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    The writer has shown a keen interest in praising his adopted land. What has been the result of people’s power on Aborigine rights? Perhaps the writer does not consider Aborigines people.
    His examples of People’s power of the ‘velvet revolution’ and the Arab spring, and Syria are known to have been planned, instigated and executed by Western powers. What is the outcome of the people’s power in the ‘occupy Wall Street’ campaign?

    There are some good points in the article but he has used it to repeat his hobby of attacking the government of Sri Lanka, which is eminently acceptable if the facts brought forward are correct.
    Let us look at some of the distortions.

    !.”contamination of their ground water supplies by a factory owned by a government bigwig.”
    The company concerned is one of the well established PUBLIC company. The majority shareholder he is hinting at is not a member of the government.(he may be a supporter) which is a different kettle of fish.

    2.” We have yet to see the government looking into the complaints.”
    “The latter would not lift a finger because the factory owner was too powerful”

    The government has decided to shift the factory to a site in Biyagama EPZ and offered the land for the factory.
    Even before the shooting incident at a meeting Chaired by the Secretary Defense and attended by factory officials and the representatives of the villages had agreed to suspend the operations of the factory.
    I understand that the writer was a former good public servant who used to look at all aspects of case before making a decision. It is regrettable that now he has become a populist journalist.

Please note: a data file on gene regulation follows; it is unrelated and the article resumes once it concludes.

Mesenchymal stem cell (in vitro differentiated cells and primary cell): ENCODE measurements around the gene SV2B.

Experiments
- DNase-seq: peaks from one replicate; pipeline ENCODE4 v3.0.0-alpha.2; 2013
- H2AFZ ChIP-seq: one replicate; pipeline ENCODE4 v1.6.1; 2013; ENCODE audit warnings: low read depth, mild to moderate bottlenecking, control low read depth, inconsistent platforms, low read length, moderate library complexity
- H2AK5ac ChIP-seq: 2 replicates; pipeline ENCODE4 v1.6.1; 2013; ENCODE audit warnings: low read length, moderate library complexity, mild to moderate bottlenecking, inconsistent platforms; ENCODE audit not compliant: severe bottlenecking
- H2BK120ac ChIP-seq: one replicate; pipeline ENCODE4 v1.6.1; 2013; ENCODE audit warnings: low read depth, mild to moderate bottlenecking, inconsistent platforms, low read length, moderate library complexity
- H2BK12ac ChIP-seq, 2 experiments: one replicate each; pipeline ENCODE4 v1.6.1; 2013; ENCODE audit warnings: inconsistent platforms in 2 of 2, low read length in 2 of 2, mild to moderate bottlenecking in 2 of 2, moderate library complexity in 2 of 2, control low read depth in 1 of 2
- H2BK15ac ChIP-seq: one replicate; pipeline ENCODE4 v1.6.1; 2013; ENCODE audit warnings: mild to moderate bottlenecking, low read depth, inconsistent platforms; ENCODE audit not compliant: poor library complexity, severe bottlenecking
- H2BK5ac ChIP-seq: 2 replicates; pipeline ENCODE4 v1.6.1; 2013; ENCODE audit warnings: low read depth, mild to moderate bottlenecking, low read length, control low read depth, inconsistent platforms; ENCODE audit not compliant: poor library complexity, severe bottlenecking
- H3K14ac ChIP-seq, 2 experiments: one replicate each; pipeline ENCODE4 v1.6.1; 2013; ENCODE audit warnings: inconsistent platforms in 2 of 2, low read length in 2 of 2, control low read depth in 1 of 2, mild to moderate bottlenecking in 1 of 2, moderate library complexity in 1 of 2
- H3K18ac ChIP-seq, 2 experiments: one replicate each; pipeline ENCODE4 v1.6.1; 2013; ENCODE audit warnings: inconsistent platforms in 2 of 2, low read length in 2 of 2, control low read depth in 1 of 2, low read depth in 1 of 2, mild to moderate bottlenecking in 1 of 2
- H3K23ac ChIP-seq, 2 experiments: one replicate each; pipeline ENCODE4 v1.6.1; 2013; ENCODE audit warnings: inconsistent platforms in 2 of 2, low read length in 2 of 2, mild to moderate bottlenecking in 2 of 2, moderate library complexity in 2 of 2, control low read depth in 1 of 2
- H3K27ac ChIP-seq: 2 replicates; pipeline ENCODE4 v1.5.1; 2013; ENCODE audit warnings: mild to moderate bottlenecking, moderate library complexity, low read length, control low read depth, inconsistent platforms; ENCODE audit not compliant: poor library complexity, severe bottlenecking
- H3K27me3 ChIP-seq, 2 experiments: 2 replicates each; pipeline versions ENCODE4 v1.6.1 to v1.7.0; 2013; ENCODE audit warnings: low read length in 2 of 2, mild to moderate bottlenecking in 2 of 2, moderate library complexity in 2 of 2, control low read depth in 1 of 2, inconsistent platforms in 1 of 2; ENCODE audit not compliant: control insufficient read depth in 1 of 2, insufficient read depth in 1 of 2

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      Vichara,You are excellent.

      Unfortunately, if you wanted to be a NGO, you won’t get any funds.

      Because, you are honest to yourself.

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    Whatever the weaknesses of the political and social system in Australia, there are some noteworthy aspects that Sri Lanka or any other country should learn. (We should learn from good examples and not from bad ones!) Voting is compulsory and the voters are quite educated and independent. This is not just a matter of development but a matter of political culture; cultivated by parties, leaders, the media, and education and by the educated or the intellectuals. Political parties are by and large decent but whenever and wherever the political representatives (MPs) are lacklustering, they are punished by the voters.

    The usual way of punishment at the national level is by voting for the opposition, but the voters are also sometimes weary of this ‘Kotta Maruwa.’ In those circumstances, they vote for minor parties and they also have better avenues by going for independent candidates like what happened in Indi as the author has very clearly explained. Unfortunately, in Sri Lanka this avenue is closed, unless the independents become a group which is the opposite of independence. Australia still maintains the seat system and Sri Lanka has abolished it. Yes, it can be called “peoples power” but what I see mostly is voters’ autonomy and candidates’ responsibility. Even before the final count was announced, Sophie Mirabella congratulated McGowan. That is quite symbolic of the decency of political culture.

    There are two important questions that arise in respect of Sri Lanka or any other country. How can we possibly educate and make the voters more autonomous, irrespective of their party affiliation? More importantly, how can we promote the selection and fielding of more responsible candidates whatever the party they belonged to? No need to say that there should be room for independent candidates under a seat system in a reformed electoral system.